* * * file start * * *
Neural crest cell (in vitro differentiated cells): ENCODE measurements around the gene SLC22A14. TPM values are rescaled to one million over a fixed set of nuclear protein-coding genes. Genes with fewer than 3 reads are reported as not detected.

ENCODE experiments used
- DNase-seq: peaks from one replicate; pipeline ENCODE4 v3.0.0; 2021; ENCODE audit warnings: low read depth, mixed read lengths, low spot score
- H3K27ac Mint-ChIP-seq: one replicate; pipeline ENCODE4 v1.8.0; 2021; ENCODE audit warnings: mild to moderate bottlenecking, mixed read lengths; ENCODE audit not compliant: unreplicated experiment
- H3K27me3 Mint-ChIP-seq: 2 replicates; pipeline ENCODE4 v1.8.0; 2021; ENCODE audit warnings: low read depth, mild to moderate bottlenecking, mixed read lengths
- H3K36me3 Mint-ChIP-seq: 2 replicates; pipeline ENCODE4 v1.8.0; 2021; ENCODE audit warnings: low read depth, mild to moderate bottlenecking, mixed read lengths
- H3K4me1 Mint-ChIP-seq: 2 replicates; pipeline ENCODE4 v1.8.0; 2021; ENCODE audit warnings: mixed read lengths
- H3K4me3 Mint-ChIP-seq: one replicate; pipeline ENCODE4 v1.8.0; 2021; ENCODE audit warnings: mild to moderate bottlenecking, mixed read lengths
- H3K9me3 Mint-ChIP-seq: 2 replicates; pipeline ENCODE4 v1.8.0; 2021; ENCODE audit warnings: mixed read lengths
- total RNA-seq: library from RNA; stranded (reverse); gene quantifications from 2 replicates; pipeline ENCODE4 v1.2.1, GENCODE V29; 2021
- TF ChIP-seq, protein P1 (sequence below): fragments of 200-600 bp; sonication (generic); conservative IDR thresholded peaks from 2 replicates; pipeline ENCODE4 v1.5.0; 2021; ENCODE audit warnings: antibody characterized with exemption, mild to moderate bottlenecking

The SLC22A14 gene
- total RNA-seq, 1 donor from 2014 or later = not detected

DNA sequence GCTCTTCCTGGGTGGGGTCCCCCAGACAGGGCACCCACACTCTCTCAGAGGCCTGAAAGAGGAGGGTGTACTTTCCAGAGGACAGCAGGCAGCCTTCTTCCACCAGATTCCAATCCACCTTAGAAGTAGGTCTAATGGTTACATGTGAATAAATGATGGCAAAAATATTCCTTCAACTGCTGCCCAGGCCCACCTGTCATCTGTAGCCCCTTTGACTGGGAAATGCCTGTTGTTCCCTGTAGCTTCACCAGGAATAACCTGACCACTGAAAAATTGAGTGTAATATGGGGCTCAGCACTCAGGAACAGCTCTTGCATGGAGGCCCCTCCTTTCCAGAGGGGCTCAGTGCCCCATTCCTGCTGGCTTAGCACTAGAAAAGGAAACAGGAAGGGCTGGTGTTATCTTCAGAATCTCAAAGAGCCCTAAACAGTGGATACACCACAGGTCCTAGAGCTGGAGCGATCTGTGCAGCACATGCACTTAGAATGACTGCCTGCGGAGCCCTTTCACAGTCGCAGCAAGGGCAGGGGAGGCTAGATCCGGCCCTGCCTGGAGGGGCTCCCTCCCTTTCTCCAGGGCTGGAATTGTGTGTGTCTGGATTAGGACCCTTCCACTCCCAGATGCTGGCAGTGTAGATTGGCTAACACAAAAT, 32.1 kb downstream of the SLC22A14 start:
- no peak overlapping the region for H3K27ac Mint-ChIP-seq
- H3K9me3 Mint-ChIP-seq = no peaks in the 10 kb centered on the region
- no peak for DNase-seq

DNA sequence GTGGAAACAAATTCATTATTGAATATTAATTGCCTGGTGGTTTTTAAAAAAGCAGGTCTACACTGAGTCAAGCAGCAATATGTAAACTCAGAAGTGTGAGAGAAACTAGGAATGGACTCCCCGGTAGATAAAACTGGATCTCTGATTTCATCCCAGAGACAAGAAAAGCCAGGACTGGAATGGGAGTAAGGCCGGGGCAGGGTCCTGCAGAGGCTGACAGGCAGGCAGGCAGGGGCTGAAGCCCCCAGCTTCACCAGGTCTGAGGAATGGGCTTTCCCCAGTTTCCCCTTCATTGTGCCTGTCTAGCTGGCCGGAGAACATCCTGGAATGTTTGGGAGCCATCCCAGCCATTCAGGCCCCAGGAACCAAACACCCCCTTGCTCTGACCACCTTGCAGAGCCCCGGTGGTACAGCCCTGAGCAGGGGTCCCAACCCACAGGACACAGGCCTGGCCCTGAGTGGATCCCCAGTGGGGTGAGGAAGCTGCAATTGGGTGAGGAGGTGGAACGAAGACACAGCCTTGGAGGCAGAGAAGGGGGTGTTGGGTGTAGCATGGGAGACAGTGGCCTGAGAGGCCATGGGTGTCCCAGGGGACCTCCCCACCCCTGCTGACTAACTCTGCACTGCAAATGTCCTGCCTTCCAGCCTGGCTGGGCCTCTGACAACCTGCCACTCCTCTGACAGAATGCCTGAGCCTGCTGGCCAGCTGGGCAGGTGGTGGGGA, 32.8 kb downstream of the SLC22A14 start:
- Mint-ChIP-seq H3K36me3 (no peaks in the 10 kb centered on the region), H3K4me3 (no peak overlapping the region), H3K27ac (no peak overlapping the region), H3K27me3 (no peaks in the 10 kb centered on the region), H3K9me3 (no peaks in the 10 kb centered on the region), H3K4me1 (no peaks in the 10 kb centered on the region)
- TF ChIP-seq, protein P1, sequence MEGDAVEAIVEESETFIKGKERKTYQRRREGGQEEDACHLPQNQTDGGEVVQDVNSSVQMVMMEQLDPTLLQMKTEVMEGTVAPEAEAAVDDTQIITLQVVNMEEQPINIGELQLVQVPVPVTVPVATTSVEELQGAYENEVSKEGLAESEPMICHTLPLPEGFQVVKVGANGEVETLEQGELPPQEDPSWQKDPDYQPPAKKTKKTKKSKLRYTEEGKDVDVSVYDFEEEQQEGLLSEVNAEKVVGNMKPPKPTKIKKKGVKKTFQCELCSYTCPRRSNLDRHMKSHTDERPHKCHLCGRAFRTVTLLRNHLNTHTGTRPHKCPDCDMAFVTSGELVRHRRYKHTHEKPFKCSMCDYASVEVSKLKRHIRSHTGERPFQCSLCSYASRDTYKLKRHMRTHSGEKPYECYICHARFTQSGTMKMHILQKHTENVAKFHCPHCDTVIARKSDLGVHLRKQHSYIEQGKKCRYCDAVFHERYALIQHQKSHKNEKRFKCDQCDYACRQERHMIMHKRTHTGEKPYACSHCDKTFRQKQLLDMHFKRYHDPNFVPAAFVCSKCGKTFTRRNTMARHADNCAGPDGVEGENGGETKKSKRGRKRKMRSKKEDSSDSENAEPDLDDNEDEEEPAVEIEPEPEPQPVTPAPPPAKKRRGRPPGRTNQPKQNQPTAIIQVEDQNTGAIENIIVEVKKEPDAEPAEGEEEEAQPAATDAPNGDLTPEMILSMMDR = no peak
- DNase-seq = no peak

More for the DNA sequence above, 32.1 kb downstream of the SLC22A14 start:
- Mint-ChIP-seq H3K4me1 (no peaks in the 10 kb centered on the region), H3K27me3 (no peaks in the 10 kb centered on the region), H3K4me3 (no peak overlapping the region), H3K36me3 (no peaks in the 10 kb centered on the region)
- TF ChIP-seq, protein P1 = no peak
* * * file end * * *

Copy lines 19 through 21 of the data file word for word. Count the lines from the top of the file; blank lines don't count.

- Mint-ChIP-seq H3K36me3 (no peaks in the 10 kb centered on the region), H3K4me3 (no peak overlapping the region), H3K27ac (no peak overlapping the region), H3K27me3 (no peaks in the 10 kb centered on the region), H3K9me3 (no peaks in the 10 kb centered on the region), H3K4me1 (no peaks in the 10 kb centered on the region)
- TF ChIP-seq, protein P1, sequence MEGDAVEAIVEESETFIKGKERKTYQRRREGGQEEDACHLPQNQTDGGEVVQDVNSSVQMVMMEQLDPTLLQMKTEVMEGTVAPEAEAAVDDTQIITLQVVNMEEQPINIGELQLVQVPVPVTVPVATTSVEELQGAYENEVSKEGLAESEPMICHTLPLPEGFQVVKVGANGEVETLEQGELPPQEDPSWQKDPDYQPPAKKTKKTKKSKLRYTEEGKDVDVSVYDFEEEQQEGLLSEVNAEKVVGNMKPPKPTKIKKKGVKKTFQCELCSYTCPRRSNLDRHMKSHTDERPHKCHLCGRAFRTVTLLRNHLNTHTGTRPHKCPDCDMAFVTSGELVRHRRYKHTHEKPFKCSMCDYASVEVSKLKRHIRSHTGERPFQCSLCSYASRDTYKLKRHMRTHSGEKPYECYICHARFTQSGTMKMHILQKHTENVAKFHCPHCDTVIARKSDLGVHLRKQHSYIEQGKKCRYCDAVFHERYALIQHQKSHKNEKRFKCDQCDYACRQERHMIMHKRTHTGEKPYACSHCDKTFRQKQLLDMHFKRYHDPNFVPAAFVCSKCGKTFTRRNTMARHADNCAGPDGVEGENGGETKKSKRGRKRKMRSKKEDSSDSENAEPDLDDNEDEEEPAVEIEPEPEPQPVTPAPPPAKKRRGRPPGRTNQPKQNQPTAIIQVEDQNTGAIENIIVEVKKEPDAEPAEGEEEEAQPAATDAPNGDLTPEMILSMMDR = no peak
- DNase-seq = no peak